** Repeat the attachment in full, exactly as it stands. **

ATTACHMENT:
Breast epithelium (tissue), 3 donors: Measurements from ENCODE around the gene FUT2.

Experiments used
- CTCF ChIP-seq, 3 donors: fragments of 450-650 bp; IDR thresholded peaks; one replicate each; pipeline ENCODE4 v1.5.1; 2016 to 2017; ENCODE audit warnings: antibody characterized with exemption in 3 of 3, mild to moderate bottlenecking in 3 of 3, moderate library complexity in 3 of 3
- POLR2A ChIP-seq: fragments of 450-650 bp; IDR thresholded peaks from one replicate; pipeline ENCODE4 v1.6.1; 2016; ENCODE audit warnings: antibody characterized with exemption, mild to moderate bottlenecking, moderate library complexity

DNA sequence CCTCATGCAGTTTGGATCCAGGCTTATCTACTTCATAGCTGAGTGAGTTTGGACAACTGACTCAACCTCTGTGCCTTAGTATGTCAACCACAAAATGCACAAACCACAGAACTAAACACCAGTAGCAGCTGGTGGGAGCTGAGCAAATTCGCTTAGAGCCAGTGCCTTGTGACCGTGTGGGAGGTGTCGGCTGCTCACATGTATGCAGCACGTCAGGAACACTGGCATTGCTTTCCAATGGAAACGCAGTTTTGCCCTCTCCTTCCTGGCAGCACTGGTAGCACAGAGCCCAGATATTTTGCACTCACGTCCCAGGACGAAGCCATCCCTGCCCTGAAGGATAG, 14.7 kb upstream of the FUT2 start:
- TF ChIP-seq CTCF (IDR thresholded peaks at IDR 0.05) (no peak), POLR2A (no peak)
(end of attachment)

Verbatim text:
Breast epithelium (tissue), 3 donors: Measurements from ENCODE around the gene FUT2.

Experiments used
- CTCF ChIP-seq, 3 donors: fragments of 450-650 bp; IDR thresholded peaks; one replicate each; pipeline ENCODE4 v1.5.1; 2016 to 2017; ENCODE audit warnings: antibody characterized with exemption in 3 of 3, mild to moderate bottlenecking in 3 of 3, moderate library complexity in 3 of 3
- POLR2A ChIP-seq: fragments of 450-650 bp; IDR thresholded peaks from one replicate; pipeline ENCODE4 v1.6.1; 2016; ENCODE audit warnings: antibody characterized with exemption, mild to moderate bottlenecking, moderate library complexity

DNA sequence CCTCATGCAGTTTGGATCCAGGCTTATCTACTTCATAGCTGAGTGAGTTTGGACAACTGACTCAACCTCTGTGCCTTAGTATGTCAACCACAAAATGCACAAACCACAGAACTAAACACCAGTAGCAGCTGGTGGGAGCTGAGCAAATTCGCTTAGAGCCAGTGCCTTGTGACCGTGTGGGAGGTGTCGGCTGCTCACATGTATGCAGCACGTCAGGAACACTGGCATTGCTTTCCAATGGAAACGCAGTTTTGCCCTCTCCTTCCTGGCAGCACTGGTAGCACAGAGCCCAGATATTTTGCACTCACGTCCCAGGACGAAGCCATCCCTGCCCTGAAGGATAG, 14.7 kb upstream of the FUT2 start:
- TF ChIP-seq CTCF (IDR thresholded peaks at IDR 0.05) (no peak), POLR2A (no peak)